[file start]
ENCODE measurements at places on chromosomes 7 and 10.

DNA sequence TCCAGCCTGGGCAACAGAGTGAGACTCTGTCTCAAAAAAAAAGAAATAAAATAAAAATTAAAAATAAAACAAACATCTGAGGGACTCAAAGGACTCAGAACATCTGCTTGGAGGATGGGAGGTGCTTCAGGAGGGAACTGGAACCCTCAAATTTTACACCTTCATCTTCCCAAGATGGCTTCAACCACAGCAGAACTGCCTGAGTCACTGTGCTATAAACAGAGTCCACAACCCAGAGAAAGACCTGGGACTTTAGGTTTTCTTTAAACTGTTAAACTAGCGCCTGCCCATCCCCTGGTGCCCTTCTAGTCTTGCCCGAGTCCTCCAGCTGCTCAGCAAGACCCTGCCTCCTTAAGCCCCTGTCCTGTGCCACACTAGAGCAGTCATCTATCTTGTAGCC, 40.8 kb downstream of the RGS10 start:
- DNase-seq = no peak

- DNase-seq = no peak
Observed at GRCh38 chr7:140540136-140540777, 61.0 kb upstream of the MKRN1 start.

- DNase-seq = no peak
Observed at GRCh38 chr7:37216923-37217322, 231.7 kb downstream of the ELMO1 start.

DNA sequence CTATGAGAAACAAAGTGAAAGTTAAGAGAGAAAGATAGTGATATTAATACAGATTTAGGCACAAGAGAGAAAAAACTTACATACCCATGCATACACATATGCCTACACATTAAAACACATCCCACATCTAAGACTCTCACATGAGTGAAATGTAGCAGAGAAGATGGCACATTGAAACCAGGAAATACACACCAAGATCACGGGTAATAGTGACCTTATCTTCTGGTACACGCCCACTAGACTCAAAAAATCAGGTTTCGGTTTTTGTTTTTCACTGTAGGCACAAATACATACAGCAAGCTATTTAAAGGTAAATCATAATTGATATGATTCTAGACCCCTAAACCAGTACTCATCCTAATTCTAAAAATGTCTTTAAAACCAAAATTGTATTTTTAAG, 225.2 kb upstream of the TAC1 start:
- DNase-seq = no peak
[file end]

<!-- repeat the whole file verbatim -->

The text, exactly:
ENCODE measurements at places on chromosomes 7 and 10.

DNA sequence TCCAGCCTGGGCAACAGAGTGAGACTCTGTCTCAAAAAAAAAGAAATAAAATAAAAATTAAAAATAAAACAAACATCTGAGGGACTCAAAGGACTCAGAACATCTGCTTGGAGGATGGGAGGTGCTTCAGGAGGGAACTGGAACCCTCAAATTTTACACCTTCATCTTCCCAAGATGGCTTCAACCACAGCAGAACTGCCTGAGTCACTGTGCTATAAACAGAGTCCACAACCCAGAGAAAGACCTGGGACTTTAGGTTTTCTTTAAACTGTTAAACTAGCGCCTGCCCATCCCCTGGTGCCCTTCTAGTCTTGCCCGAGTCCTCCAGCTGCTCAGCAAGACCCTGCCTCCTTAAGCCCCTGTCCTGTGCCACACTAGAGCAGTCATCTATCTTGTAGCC, 40.8 kb downstream of the RGS10 start:
- DNase-seq = no peak

- DNase-seq = no peak
Observed at GRCh38 chr7:140540136-140540777, 61.0 kb upstream of the MKRN1 start.

- DNase-seq = no peak
Observed at GRCh38 chr7:37216923-37217322, 231.7 kb downstream of the ELMO1 start.

DNA sequence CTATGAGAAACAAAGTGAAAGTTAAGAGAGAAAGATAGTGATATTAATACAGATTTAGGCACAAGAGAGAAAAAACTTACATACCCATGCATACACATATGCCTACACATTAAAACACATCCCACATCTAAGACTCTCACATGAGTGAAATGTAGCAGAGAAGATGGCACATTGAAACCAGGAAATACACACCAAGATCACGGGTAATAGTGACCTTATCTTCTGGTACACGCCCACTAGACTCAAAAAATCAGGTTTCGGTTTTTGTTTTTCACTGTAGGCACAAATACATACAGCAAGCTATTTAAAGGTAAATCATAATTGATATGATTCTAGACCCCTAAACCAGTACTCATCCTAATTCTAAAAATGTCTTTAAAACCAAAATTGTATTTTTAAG, 225.2 kb upstream of the TAC1 start:
- DNase-seq = no peak